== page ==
The Lawyer Africa Elite 2014 features an in-depth look at 46 leading independent firms’ strategies in 15 key sub-Saharan jurisdictions, as well as the views of in-house counsel from some of Africa’s largest companies... Read more
This year, The Lawyer’s annual ranking of the largest UK law firms by turnover is available as an interactive, digital benchmarking tool. For the first time this will allow you to manipulate each data set against the metrics of your choice.
Law Society president Kevin Martin has called for urgent government investment in the the Commercial Court.
Martin said: "A properly resourced Commercial Court is essential to the City’s – and the country’s – prosperity."
He warned that unacceptable facilities could lead to cases being litigated in other jurisdictions.
Martin added: "This issue has been a feature of the President’s conference speech in recent years; I hope my successors will not find it necessary to make a tradition of it."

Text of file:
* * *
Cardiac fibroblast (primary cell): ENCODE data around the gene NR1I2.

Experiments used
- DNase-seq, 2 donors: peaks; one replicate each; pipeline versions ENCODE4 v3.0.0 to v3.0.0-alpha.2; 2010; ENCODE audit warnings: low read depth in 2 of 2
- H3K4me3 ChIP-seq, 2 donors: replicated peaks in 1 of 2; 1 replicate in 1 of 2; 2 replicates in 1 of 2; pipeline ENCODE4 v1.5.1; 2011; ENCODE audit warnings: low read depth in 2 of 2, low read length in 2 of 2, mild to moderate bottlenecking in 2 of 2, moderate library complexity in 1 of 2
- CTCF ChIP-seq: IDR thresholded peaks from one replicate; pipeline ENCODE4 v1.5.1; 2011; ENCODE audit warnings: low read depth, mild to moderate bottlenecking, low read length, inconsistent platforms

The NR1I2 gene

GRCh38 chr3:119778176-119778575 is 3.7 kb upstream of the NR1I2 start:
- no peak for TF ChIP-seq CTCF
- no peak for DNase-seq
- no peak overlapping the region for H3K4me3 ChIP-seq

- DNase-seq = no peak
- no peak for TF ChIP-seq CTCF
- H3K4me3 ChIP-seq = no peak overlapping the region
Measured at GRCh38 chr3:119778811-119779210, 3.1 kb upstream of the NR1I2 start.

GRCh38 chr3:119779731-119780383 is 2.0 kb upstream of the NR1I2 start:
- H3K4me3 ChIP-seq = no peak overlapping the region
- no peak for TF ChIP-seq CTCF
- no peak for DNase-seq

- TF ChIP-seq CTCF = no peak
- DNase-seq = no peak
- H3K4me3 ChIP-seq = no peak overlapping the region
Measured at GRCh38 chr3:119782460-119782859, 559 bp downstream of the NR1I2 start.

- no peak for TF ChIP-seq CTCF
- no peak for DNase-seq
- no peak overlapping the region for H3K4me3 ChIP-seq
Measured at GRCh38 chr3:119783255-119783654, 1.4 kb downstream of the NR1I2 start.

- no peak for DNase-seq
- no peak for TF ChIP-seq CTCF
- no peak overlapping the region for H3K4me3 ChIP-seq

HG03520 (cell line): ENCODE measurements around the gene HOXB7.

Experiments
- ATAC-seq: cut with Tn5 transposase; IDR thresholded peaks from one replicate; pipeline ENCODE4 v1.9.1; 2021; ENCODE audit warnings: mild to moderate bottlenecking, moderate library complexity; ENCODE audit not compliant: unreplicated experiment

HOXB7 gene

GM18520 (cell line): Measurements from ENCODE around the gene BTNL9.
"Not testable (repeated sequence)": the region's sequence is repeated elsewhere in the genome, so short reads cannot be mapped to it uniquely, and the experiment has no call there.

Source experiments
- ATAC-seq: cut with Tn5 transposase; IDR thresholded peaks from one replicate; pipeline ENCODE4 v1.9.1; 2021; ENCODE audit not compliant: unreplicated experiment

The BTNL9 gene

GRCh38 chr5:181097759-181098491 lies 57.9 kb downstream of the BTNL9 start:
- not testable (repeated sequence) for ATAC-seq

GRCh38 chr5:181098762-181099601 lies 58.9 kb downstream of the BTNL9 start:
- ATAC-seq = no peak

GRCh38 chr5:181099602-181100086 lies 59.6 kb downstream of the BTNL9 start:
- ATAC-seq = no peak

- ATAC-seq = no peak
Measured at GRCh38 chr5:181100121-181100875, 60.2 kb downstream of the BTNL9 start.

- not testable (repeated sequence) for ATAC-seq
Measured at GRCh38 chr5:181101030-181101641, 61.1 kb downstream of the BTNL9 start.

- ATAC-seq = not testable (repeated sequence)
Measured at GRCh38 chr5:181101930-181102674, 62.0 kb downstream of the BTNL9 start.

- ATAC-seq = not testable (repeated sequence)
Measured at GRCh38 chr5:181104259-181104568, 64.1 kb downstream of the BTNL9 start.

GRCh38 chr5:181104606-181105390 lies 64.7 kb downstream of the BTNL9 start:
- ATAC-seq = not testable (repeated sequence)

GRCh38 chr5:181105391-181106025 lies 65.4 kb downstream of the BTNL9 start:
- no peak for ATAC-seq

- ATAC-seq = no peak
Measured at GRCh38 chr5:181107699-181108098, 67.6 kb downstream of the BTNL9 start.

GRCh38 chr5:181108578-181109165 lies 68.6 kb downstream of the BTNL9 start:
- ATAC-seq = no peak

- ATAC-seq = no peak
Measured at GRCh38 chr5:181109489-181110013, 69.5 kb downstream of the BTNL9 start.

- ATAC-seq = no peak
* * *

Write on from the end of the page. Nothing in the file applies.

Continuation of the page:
Martin this morning (Wednesday 14 September) opened a "new chapter" in the history of the profession, as he outlined the challenges facing solicitors in the post-Clementi world.
Speaking at the Law Society Annual Conference, held in the Queen Elizabeth II Centre in Westminster in tandem with the Commonwealth Law Conference, Martin outlined the changes the profession should expect as Sir David Clementi’s recommendations on regulation are implemented.
Martin told delegates: "I sincerely believe that the Law Society has chosen the right path for the profession and for the public in deciding to separate its regulatory and representative functions."
But he said that the Law Society will negotiate with the government to ensure that primary responsibility for regulation rests with professional bodies.
A White Paper from the government is expected this autumn as the first stage of implementing Clementi into legislation.
In his speech Martin also revisited the issue of civil legal aid, which is being constantly reduced, and access to justice for all. He concluded by calling on solicitors to uphold the rule of law and to strive for justice.